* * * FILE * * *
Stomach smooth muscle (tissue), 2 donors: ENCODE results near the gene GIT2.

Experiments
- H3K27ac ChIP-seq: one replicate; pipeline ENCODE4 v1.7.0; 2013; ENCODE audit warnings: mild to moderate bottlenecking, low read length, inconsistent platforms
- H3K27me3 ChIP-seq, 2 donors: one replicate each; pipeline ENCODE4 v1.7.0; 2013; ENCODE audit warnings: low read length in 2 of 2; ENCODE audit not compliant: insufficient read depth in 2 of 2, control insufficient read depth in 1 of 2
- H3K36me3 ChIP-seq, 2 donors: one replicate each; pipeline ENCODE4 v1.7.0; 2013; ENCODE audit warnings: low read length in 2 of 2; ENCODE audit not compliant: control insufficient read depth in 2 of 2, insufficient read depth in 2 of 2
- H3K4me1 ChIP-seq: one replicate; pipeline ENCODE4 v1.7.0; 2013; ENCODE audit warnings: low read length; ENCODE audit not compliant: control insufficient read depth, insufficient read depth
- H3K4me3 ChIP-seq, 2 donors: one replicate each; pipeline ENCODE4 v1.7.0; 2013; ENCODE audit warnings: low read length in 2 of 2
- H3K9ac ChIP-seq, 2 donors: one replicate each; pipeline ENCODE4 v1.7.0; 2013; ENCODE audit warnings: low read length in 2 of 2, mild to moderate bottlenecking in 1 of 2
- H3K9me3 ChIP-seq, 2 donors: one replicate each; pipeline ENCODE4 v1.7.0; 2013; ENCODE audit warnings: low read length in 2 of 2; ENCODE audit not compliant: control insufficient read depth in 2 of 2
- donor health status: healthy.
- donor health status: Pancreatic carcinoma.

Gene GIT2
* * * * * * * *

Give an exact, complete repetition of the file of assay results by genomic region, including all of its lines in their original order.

Stomach smooth muscle (tissue), 2 donors: ENCODE results near the gene GIT2.

Experiments
- H3K27ac ChIP-seq: one replicate; pipeline ENCODE4 v1.7.0; 2013; ENCODE audit warnings: mild to moderate bottlenecking, low read length, inconsistent platforms
- H3K27me3 ChIP-seq, 2 donors: one replicate each; pipeline ENCODE4 v1.7.0; 2013; ENCODE audit warnings: low read length in 2 of 2; ENCODE audit not compliant: insufficient read depth in 2 of 2, control insufficient read depth in 1 of 2
- H3K36me3 ChIP-seq, 2 donors: one replicate each; pipeline ENCODE4 v1.7.0; 2013; ENCODE audit warnings: low read length in 2 of 2; ENCODE audit not compliant: control insufficient read depth in 2 of 2, insufficient read depth in 2 of 2
- H3K4me1 ChIP-seq: one replicate; pipeline ENCODE4 v1.7.0; 2013; ENCODE audit warnings: low read length; ENCODE audit not compliant: control insufficient read depth, insufficient read depth
- H3K4me3 ChIP-seq, 2 donors: one replicate each; pipeline ENCODE4 v1.7.0; 2013; ENCODE audit warnings: low read length in 2 of 2
- H3K9ac ChIP-seq, 2 donors: one replicate each; pipeline ENCODE4 v1.7.0; 2013; ENCODE audit warnings: low read length in 2 of 2, mild to moderate bottlenecking in 1 of 2
- H3K9me3 ChIP-seq, 2 donors: one replicate each; pipeline ENCODE4 v1.7.0; 2013; ENCODE audit warnings: low read length in 2 of 2; ENCODE audit not compliant: control insufficient read depth in 2 of 2
- donor health status: healthy.
- donor health status: Pancreatic carcinoma.

Gene GIT2